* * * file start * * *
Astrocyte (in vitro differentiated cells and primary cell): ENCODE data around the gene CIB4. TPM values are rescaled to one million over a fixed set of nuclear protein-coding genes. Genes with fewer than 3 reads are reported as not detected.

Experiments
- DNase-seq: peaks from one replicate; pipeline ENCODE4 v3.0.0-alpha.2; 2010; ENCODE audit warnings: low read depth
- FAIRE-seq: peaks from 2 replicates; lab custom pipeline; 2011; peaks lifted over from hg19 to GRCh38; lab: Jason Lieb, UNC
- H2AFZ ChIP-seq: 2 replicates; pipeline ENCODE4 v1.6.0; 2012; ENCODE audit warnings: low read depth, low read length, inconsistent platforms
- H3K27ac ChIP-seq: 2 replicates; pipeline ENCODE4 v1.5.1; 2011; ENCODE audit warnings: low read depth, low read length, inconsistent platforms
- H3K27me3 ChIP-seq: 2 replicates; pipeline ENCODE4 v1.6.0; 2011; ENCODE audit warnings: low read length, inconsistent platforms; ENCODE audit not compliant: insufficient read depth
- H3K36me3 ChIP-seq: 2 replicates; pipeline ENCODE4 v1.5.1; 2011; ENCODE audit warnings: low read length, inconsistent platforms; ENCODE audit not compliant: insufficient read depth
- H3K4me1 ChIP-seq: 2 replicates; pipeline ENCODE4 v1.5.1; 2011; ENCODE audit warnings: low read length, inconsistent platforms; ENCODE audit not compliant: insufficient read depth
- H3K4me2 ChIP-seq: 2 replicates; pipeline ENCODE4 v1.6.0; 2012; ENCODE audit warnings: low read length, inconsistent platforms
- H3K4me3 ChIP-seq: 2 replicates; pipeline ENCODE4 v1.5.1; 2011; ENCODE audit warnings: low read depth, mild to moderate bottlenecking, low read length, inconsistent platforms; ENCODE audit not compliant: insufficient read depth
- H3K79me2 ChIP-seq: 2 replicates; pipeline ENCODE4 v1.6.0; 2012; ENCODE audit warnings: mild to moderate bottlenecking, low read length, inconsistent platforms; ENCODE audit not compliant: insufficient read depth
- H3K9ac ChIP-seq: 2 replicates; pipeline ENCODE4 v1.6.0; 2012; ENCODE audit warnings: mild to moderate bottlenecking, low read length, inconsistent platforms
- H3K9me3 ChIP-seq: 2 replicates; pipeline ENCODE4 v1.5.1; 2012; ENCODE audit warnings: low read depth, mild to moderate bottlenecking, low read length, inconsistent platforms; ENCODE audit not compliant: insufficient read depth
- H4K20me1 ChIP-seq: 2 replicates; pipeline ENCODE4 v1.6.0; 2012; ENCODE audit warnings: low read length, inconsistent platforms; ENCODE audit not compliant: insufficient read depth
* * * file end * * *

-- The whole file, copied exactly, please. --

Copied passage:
Astrocyte (in vitro differentiated cells and primary cell): ENCODE data around the gene CIB4. TPM values are rescaled to one million over a fixed set of nuclear protein-coding genes. Genes with fewer than 3 reads are reported as not detected.

Experiments
- DNase-seq: peaks from one replicate; pipeline ENCODE4 v3.0.0-alpha.2; 2010; ENCODE audit warnings: low read depth
- FAIRE-seq: peaks from 2 replicates; lab custom pipeline; 2011; peaks lifted over from hg19 to GRCh38; lab: Jason Lieb, UNC
- H2AFZ ChIP-seq: 2 replicates; pipeline ENCODE4 v1.6.0; 2012; ENCODE audit warnings: low read depth, low read length, inconsistent platforms
- H3K27ac ChIP-seq: 2 replicates; pipeline ENCODE4 v1.5.1; 2011; ENCODE audit warnings: low read depth, low read length, inconsistent platforms
- H3K27me3 ChIP-seq: 2 replicates; pipeline ENCODE4 v1.6.0; 2011; ENCODE audit warnings: low read length, inconsistent platforms; ENCODE audit not compliant: insufficient read depth
- H3K36me3 ChIP-seq: 2 replicates; pipeline ENCODE4 v1.5.1; 2011; ENCODE audit warnings: low read length, inconsistent platforms; ENCODE audit not compliant: insufficient read depth
- H3K4me1 ChIP-seq: 2 replicates; pipeline ENCODE4 v1.5.1; 2011; ENCODE audit warnings: low read length, inconsistent platforms; ENCODE audit not compliant: insufficient read depth
- H3K4me2 ChIP-seq: 2 replicates; pipeline ENCODE4 v1.6.0; 2012; ENCODE audit warnings: low read length, inconsistent platforms
- H3K4me3 ChIP-seq: 2 replicates; pipeline ENCODE4 v1.5.1; 2011; ENCODE audit warnings: low read depth, mild to moderate bottlenecking, low read length, inconsistent platforms; ENCODE audit not compliant: insufficient read depth
- H3K79me2 ChIP-seq: 2 replicates; pipeline ENCODE4 v1.6.0; 2012; ENCODE audit warnings: mild to moderate bottlenecking, low read length, inconsistent platforms; ENCODE audit not compliant: insufficient read depth
- H3K9ac ChIP-seq: 2 replicates; pipeline ENCODE4 v1.6.0; 2012; ENCODE audit warnings: mild to moderate bottlenecking, low read length, inconsistent platforms
- H3K9me3 ChIP-seq: 2 replicates; pipeline ENCODE4 v1.5.1; 2012; ENCODE audit warnings: low read depth, mild to moderate bottlenecking, low read length, inconsistent platforms; ENCODE audit not compliant: insufficient read depth
- H4K20me1 ChIP-seq: 2 replicates; pipeline ENCODE4 v1.6.0; 2012; ENCODE audit warnings: low read length, inconsistent platforms; ENCODE audit not compliant: insufficient read depth